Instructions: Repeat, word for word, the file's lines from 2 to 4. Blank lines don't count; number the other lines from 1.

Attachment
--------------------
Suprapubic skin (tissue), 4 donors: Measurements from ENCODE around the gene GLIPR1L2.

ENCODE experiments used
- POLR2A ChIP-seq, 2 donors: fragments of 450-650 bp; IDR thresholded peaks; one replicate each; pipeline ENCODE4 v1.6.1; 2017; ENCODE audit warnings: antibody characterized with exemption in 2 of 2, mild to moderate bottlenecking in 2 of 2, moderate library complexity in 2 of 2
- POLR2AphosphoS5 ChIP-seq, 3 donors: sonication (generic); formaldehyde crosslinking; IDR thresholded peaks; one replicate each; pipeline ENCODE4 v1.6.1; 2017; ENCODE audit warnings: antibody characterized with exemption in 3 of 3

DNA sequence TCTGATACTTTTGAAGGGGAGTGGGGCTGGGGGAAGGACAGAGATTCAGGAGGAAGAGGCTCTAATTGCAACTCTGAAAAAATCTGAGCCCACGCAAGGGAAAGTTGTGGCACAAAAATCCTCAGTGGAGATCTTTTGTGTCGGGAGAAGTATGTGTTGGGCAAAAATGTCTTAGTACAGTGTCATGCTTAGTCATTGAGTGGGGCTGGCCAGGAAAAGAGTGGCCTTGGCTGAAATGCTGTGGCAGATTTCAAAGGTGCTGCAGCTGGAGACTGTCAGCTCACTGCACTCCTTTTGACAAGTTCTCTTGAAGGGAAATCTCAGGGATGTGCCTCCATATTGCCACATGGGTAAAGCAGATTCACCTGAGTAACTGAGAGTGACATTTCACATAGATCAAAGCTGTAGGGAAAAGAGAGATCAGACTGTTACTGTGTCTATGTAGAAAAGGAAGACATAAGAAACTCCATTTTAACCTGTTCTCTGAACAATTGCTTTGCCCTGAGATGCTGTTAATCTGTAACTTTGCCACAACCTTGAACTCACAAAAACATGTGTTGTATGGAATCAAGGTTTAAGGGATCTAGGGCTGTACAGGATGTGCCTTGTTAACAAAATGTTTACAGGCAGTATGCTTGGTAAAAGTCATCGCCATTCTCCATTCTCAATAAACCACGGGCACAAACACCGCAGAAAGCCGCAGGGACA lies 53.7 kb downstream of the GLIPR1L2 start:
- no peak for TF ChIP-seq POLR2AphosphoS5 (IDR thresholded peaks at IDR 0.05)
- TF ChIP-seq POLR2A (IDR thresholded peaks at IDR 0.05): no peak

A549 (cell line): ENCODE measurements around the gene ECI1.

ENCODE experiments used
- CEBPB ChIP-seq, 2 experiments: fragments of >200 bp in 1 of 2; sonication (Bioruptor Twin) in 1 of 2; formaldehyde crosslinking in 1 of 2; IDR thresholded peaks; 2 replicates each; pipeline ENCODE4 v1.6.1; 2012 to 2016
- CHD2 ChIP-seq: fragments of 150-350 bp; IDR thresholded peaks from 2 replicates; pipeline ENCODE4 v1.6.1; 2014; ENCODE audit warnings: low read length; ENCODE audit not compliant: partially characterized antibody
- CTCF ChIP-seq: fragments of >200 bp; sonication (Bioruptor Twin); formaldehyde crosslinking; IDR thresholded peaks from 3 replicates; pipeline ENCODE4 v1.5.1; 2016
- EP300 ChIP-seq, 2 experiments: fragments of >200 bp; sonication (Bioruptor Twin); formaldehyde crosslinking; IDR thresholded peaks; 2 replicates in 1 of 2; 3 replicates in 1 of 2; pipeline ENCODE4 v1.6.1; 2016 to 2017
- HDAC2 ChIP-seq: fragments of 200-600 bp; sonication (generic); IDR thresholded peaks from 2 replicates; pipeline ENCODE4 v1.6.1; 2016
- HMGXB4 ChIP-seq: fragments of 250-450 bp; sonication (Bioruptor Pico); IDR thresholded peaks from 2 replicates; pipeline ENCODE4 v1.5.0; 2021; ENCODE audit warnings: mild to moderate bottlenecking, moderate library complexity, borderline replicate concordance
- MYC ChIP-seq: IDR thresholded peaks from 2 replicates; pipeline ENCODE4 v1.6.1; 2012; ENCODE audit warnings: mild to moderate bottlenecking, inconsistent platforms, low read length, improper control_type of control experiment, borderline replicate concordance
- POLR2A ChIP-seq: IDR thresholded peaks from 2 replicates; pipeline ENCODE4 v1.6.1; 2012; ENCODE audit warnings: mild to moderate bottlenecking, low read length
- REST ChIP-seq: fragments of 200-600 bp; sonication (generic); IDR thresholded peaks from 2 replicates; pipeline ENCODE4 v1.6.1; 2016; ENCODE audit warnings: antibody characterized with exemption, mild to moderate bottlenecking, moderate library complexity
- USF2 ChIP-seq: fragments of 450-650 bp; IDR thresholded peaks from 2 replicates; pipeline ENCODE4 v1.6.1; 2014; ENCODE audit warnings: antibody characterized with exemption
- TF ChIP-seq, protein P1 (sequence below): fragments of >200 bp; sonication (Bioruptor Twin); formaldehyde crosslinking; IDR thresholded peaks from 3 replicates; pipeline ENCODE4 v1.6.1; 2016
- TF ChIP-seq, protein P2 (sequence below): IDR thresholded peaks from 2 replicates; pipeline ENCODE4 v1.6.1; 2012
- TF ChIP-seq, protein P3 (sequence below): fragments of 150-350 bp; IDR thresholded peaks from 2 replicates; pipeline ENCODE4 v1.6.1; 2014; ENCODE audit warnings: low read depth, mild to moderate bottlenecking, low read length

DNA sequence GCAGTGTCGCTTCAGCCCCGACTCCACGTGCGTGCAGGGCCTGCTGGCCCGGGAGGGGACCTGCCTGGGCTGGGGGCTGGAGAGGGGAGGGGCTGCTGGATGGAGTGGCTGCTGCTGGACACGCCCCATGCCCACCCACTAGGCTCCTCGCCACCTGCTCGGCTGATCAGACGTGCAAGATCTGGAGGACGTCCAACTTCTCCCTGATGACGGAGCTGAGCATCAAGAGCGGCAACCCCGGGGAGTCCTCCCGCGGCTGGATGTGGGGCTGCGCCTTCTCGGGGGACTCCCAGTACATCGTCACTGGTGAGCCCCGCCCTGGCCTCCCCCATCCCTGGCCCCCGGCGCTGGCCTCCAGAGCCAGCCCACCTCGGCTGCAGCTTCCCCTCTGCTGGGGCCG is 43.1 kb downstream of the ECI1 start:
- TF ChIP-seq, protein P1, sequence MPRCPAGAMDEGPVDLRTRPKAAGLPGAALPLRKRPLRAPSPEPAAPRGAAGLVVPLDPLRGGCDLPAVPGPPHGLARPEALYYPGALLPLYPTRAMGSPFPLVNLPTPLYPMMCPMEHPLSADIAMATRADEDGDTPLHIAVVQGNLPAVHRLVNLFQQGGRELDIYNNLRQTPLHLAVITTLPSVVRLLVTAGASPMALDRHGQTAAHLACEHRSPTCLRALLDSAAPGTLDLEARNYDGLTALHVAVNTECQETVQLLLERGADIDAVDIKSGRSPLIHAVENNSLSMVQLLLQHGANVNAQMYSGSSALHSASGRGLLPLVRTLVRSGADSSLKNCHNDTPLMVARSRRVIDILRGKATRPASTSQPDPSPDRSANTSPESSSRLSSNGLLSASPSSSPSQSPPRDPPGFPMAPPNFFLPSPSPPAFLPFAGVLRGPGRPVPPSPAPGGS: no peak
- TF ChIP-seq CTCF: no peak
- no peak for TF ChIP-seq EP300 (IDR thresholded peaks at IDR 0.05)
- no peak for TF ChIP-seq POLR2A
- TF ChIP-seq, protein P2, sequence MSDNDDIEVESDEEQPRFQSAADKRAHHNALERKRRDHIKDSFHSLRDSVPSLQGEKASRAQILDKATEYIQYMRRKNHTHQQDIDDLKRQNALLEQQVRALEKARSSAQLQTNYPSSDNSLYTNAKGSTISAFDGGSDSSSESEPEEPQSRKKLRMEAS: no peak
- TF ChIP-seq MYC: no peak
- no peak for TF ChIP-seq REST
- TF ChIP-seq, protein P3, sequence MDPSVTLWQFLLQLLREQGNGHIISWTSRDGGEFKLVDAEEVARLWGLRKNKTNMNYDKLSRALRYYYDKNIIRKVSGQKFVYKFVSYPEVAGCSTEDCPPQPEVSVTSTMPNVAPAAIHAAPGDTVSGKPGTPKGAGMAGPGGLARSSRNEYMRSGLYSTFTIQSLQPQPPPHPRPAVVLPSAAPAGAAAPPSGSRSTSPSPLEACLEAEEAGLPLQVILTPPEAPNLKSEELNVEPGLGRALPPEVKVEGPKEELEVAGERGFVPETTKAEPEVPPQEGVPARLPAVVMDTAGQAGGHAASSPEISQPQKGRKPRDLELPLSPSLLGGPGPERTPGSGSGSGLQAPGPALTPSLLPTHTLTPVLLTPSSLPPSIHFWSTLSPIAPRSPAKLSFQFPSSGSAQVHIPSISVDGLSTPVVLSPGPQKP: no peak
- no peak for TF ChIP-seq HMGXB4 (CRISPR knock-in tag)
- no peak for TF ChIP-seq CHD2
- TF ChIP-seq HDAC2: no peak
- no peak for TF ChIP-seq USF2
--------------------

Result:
ENCODE experiments used
- POLR2A ChIP-seq, 2 donors: fragments of 450-650 bp; IDR thresholded peaks; one replicate each; pipeline ENCODE4 v1.6.1; 2017; ENCODE audit warnings: antibody characterized with exemption in 2 of 2, mild to moderate bottlenecking in 2 of 2, moderate library complexity in 2 of 2
- POLR2AphosphoS5 ChIP-seq, 3 donors: sonication (generic); formaldehyde crosslinking; IDR thresholded peaks; one replicate each; pipeline ENCODE4 v1.6.1; 2017; ENCODE audit warnings: antibody characterized with exemption in 3 of 3